Discover key strategies you can use to connect with existing customers and generate new business growth.
In today’s ultra-competitive business environment, ensuring a positive customer experience can separate you from the pack. But what exactly does customer experience entail?
How you communicate with customers, the product support you offer them and the image they have of your company all contribute to the customer experience, says Blake Morgan, author More is More: How the Best Companies Work Harder And Go Farther to Create Knock-Your-Socks-Off Customer Experiences. Put another way, Morgan says, “it’s the perception the customer has of your brand, shaped by a series of interactions, experiences and touchpoints.”
Taking a passive approach to customer experience by letting the chips fall where they may and troubleshooting problems after they arise can be a shortsighted approach. To deliver a winning customer experience, you need to get ahead of customer perception and manage it throughout the business life cycle.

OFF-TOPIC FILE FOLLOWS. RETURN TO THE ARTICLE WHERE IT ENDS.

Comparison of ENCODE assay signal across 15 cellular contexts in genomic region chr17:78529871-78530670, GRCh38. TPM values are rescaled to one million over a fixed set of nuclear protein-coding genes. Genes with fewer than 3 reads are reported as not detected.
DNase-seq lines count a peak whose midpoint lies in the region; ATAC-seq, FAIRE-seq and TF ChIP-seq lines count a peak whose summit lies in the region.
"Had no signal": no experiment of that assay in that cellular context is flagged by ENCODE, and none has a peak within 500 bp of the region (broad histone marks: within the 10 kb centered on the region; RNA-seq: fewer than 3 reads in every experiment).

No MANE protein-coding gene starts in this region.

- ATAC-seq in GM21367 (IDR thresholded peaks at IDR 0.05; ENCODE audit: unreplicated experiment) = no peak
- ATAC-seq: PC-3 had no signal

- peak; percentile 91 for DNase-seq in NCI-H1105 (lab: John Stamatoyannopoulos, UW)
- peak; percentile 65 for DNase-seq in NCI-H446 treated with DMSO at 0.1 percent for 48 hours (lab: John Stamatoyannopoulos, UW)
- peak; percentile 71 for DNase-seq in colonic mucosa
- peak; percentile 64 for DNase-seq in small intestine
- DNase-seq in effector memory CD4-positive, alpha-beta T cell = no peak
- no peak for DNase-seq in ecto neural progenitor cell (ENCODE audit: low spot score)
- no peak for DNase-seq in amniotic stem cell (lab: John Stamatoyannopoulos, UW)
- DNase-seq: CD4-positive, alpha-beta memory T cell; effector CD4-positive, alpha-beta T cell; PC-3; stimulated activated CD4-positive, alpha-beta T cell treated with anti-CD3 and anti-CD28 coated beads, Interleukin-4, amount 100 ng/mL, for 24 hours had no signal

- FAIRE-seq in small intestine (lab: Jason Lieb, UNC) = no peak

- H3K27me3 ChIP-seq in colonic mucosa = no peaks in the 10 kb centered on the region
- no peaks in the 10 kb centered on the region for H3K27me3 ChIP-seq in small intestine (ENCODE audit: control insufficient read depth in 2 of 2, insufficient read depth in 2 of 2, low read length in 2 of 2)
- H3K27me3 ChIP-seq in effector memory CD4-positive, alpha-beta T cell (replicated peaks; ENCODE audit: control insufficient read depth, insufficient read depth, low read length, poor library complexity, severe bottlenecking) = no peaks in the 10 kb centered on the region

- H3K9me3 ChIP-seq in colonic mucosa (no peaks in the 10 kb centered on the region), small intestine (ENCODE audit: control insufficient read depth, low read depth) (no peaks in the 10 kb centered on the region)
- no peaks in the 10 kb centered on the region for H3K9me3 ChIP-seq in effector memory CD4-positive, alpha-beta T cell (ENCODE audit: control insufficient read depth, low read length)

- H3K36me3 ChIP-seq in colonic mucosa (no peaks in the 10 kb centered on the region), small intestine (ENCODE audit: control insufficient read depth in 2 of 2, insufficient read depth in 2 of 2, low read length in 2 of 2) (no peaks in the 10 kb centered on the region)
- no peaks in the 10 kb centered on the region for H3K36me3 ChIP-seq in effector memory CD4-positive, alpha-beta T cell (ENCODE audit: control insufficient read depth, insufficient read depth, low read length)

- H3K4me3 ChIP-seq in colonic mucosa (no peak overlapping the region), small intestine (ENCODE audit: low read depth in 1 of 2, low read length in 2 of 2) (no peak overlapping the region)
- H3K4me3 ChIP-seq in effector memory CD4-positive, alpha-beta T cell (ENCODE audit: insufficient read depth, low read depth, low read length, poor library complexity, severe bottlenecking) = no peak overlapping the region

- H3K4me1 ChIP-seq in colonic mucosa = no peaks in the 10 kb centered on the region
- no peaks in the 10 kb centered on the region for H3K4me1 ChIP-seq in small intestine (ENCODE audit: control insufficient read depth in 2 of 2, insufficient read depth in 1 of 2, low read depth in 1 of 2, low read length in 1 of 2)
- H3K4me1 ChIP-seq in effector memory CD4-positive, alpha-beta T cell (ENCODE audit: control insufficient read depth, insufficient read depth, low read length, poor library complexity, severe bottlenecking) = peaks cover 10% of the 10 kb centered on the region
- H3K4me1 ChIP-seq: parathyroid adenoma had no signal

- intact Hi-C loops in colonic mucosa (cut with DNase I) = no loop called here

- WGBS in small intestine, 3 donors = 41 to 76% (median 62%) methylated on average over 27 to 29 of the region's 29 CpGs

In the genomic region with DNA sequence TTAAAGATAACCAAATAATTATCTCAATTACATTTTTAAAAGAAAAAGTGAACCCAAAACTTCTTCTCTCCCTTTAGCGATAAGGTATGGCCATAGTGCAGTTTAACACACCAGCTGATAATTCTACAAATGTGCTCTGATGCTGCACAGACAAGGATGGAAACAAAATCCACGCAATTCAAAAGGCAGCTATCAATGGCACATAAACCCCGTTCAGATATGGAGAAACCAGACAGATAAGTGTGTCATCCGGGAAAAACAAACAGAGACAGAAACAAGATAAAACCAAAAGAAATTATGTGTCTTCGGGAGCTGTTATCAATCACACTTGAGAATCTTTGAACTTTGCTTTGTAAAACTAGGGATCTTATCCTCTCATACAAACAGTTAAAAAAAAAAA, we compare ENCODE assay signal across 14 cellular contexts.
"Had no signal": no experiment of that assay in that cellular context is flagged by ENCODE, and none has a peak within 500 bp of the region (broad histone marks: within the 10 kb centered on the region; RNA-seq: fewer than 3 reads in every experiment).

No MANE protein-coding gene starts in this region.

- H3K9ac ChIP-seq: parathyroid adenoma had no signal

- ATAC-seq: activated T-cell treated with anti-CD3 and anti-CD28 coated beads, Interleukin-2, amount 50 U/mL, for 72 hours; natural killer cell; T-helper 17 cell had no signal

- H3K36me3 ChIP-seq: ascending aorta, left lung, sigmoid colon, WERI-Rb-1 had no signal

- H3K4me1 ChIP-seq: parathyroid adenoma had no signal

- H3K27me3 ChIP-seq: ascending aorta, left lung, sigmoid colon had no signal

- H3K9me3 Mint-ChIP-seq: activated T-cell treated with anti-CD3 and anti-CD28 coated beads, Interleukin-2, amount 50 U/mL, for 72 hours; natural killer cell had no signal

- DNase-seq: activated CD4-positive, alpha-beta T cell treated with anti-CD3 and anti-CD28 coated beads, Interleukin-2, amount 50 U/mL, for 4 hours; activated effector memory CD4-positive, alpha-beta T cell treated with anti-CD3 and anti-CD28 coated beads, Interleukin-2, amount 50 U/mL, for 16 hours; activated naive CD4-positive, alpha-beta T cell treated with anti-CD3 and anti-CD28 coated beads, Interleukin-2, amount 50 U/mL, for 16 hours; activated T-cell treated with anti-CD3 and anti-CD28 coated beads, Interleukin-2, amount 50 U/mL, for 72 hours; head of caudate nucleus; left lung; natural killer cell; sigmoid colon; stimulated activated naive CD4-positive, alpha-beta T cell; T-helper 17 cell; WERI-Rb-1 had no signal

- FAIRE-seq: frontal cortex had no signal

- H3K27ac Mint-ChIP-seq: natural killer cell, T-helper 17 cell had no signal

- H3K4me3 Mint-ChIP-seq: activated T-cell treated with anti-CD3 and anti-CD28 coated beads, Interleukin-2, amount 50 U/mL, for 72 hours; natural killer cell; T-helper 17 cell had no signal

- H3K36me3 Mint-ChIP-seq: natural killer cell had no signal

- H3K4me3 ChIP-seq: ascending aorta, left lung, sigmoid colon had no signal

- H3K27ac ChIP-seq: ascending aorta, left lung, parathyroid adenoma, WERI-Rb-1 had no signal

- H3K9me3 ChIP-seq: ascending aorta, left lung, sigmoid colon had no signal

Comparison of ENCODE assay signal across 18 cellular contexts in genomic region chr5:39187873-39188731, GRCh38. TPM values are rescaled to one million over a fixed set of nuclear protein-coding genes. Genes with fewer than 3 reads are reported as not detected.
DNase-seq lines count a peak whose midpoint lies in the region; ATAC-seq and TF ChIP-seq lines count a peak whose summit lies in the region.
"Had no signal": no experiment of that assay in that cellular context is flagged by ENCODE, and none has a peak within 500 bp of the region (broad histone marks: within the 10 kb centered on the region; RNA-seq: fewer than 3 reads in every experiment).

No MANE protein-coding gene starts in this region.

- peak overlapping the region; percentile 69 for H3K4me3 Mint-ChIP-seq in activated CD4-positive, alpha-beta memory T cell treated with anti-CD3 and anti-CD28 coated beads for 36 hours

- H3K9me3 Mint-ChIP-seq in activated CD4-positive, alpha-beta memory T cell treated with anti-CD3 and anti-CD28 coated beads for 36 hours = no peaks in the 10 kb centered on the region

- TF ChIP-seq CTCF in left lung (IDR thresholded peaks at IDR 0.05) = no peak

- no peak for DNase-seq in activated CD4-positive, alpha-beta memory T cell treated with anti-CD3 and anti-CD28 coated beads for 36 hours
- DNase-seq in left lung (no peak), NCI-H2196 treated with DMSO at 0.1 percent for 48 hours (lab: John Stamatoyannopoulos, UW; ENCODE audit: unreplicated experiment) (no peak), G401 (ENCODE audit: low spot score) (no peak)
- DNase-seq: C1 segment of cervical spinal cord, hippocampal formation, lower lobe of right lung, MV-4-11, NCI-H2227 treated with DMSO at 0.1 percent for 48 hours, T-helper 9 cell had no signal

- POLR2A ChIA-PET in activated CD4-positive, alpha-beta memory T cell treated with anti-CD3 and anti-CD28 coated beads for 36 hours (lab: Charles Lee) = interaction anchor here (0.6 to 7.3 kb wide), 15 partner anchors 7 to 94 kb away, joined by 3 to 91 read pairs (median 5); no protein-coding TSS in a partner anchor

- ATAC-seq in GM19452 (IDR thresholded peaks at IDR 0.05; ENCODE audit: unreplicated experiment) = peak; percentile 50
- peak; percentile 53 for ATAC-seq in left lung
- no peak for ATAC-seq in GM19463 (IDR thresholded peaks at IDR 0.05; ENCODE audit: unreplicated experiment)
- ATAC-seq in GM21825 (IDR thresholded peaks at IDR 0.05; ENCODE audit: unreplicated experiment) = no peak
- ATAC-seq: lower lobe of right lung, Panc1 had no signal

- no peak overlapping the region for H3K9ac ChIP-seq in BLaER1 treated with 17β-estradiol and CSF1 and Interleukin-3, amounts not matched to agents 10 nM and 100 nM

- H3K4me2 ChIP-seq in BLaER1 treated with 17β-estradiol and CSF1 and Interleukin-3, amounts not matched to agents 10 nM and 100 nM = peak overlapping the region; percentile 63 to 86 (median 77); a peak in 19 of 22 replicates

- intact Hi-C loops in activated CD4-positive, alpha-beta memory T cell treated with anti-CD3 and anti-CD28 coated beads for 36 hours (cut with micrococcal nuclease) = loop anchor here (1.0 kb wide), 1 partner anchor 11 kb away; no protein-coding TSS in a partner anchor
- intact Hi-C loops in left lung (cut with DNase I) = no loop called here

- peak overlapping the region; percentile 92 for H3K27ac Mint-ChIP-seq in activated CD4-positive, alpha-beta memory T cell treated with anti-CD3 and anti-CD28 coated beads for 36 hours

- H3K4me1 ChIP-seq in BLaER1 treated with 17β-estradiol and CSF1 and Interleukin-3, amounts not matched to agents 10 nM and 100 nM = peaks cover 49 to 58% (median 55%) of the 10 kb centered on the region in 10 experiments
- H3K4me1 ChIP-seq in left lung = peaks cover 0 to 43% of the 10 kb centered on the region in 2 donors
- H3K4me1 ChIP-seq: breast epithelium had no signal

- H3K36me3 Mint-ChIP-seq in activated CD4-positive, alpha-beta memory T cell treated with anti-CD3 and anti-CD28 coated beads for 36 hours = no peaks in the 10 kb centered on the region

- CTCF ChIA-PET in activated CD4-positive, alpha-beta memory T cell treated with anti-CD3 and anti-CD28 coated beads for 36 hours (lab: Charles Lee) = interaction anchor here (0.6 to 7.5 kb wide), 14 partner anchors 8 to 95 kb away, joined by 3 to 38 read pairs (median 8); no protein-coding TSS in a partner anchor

If customers have a difficult time getting help with a product they purchased from you, for example, they probably won’t think highly of your company. But if your support staff is quick to respond, friendly and helpful, customers will be more likely to come back and recommend your business to others.
Boosting the customer experience can propel your business ahead of the competition. Here’s how to get started.
Make customer experience a priority
“Given the rise of always-on mobile customers, the key to differentiating your brand today is through a customer experience strategy that’s woven into your fundamental business strategy,” says Robb Hecht, marketing professor of marketing at Baruch College.
Morgan agrees. “Customer experience is a business strategy,” she says. “Most companies struggle with simply being customer-focused over being product-focused. Make this simple shift and it will greatly impact everything about your business.”